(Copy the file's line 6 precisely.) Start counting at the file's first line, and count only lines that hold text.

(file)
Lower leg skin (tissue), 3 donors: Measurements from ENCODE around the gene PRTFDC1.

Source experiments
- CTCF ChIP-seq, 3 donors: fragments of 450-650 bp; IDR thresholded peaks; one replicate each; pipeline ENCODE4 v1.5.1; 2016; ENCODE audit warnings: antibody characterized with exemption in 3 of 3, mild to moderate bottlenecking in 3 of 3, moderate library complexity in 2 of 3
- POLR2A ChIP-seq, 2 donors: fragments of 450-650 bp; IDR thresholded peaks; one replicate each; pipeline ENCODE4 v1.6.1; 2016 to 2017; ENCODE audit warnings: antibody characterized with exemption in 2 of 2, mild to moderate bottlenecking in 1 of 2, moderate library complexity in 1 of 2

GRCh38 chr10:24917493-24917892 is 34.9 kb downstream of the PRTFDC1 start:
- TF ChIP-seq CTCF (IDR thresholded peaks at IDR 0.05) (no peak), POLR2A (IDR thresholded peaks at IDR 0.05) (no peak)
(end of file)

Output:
- TF ChIP-seq CTCF (IDR thresholded peaks at IDR 0.05) (no peak), POLR2A (IDR thresholded peaks at IDR 0.05) (no peak)